Russian peasants lived in houses that necessitated animals and humans sharing quarters and created unhealthy living conditions.
Russian peasant houses were often unclean, stuffy, and dark. Peasant dwellings consisted of a main structure for sleeping and food preparation, as well as outbuildings, including a barn, shed, and cellar. Peasant huts also included a covered lawn in which livestock and plow equipment was kept. Peasant houses were either made of wood or clay, and all buildings in the complex had thatched roofs.
Russian Peasant Houses – The Stove
Russian peasant houses were generally built as one large room. The main feature of the house was the stove. This stove was used for cooking and heating the house. If the stove had no chimney, which was often the case, the smoke from the straw or manure that was burned as fuel would fill the interior of the peasant dwelling. Houses did exist with chimneys, the interiors of which were much cleaner and healthier for the inhabitants.
Russian Peasant Houses – Icon Corner
All peasant houses had a “red” or “beautiful” (the Russian words derives from the same root) corner, in which the icons were placed. Russian peasants followed Orthodoxy, and therefore copies of Byzantine icons were placed in the family’s personal alter. Here, prayers were said, even though the Russian peasant’s religious practices were often as superstitious as they were Orthodox.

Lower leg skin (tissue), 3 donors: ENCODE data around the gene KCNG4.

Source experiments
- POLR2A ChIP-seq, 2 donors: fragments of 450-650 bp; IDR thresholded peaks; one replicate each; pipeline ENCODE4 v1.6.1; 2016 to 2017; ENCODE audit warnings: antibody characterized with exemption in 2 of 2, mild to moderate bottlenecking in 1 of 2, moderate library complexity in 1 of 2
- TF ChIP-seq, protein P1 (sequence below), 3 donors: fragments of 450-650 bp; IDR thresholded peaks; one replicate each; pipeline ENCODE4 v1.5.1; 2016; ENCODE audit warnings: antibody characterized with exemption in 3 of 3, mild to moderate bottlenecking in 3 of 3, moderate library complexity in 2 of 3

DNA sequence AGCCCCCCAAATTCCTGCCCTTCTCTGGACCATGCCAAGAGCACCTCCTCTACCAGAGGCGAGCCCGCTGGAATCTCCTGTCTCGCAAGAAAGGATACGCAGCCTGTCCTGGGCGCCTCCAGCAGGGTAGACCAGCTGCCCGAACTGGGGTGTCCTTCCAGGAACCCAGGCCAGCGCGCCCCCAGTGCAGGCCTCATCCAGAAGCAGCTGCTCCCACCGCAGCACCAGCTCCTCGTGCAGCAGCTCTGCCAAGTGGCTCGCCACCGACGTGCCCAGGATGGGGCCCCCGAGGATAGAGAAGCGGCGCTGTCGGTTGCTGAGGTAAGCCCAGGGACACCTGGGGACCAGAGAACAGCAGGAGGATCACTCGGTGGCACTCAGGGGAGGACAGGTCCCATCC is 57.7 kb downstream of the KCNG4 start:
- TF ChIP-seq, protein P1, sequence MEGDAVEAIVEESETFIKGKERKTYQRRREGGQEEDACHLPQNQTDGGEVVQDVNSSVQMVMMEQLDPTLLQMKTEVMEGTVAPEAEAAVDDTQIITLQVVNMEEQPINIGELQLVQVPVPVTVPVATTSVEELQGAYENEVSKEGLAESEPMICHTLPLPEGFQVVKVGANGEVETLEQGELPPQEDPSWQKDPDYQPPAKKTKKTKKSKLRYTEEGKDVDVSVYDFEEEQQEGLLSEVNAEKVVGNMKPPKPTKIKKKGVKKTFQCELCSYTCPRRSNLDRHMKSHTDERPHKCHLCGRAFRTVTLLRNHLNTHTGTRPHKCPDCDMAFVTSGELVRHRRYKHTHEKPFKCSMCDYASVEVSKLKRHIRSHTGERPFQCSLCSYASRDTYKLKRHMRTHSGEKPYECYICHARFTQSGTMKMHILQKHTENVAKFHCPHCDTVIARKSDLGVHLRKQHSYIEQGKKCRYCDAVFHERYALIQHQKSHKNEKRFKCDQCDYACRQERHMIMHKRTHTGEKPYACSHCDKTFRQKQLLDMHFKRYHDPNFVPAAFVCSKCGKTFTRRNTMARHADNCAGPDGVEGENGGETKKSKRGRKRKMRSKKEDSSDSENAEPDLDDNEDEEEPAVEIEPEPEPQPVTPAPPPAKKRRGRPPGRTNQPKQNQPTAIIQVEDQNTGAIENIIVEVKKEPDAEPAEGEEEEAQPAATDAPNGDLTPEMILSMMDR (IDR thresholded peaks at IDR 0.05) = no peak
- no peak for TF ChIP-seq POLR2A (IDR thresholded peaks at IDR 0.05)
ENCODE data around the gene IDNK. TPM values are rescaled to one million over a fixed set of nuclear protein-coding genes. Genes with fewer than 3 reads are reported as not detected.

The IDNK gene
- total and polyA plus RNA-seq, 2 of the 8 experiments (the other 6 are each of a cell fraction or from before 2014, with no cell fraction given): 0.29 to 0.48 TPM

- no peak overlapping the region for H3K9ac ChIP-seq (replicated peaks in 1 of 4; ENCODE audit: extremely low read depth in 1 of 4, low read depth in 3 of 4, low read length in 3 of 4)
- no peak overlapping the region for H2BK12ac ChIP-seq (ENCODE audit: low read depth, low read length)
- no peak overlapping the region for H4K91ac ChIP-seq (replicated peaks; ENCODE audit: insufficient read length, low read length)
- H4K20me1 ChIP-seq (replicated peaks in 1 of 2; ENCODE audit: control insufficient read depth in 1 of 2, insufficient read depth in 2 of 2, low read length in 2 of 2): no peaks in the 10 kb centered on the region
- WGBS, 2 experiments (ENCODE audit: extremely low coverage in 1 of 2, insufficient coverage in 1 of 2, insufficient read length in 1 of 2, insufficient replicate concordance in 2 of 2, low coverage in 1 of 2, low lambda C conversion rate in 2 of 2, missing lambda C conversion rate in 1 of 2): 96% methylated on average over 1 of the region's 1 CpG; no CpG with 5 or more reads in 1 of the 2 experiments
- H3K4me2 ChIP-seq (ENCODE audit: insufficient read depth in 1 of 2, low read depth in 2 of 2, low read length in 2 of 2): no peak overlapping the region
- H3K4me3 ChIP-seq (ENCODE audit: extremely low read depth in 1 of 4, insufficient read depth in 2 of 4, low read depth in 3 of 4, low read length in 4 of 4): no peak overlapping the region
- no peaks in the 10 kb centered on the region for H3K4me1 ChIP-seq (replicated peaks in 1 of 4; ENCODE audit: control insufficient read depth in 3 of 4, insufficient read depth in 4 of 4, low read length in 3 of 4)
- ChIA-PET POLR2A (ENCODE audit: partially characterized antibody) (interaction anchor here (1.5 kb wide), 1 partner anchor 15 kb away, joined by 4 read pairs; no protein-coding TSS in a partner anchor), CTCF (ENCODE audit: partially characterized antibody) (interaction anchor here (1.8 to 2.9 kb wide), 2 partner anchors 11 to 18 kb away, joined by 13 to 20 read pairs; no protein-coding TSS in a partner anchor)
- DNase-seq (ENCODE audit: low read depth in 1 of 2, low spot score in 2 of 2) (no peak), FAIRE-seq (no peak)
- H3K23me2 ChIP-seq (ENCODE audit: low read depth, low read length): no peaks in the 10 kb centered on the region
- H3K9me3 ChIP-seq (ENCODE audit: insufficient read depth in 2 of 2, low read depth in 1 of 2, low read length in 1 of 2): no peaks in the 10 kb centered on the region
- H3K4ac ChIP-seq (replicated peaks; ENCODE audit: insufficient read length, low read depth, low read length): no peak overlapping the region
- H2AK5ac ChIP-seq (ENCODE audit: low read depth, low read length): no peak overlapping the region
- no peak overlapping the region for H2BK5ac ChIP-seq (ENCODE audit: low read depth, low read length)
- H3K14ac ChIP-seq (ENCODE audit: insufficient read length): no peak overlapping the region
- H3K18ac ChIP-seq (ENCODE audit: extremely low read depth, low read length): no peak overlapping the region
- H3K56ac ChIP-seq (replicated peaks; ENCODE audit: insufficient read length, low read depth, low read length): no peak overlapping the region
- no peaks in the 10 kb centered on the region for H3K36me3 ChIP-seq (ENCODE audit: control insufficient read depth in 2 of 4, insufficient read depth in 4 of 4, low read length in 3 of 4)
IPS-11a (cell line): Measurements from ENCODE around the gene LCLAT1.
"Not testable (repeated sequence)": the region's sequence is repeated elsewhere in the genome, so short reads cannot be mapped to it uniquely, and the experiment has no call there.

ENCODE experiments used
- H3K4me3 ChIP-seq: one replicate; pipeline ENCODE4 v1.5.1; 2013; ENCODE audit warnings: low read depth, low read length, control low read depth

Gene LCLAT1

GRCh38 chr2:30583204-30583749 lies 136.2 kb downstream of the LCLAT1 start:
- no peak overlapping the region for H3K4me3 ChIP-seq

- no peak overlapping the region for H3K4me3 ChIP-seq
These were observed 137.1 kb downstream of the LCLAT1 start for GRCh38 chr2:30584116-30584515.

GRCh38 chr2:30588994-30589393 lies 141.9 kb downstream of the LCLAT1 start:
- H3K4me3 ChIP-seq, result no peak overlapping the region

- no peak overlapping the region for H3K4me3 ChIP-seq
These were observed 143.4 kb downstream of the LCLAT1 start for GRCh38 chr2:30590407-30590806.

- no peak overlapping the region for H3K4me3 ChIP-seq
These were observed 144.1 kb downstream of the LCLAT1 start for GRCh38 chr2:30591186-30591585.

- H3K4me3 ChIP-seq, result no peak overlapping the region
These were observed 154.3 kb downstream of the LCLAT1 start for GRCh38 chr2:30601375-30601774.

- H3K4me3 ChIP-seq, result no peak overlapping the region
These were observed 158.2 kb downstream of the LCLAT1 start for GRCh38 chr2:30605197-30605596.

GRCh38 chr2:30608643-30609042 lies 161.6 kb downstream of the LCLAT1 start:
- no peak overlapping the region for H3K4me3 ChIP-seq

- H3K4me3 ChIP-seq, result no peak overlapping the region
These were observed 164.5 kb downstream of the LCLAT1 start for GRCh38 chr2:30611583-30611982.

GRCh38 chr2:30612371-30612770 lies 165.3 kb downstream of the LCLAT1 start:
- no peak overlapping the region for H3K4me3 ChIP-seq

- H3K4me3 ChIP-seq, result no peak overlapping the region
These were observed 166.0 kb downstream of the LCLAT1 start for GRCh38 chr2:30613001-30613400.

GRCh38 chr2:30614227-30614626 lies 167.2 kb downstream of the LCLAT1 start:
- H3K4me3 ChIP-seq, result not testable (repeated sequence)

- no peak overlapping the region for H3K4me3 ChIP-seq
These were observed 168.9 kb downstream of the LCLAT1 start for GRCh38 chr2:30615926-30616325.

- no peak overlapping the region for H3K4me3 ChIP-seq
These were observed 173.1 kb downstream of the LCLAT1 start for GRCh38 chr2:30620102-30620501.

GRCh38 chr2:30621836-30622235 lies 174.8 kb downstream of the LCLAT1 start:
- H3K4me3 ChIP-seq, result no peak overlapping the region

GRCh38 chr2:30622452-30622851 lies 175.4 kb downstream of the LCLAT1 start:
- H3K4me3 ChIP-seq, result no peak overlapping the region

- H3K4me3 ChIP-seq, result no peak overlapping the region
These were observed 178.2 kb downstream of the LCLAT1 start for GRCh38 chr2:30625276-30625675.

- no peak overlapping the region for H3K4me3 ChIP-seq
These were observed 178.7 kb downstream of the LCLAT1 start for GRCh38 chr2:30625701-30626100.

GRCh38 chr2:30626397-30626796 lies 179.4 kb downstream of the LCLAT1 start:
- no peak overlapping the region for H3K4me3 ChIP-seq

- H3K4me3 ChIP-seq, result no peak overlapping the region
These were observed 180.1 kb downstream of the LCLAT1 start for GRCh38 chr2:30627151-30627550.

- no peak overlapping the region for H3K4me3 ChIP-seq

Russian Peasant Houses – Sleeping Arrangements
Russian stoves were built with sleeping platforms that provided room for one or two people. Other household members slept in a loft or on benches that lined the interior walls of the peasant hut. Straw was used for sleeping, and in the morning it was burned in the stove. During winter, animals were brought in from the yard and slept in the same area as the peasants. This provided heat for both humans and animals, although it also added to the dirt and stench for which peasant houses were known.
Russian Peasant Houses – Outbuildings
The covered yard houses animals during temperate weather. The most common livestock was cows and pigs, but peasants could also keep other animals, including chickens, goats, and sheep. A Russian peasant dwelling could have a cellar underneath the house, or the cellar could be a separate outbuilding that led to underground storage for winter foods, vegetables, preserved meats, and dairy products. The shed would hold the peasant family’s belongings, including women’s trunks (that contained her personal possessions or her dowry), household items, clothing, and grain products. The threshing barn might also be used as an alternative sleeping quarters.
- Figes, Orlando. A People’s Tragedy: The Russian Revolution 1891-1924. New York: Penguin Books, 1996.
- Semyonovova Tian-Shanskaia, Olga. Village Life in Late Tsarist Russia, ed. David L. Ransel, trans. David L. Ransel and Micahel Levine. Bloomington: Indiana University Press, 1993.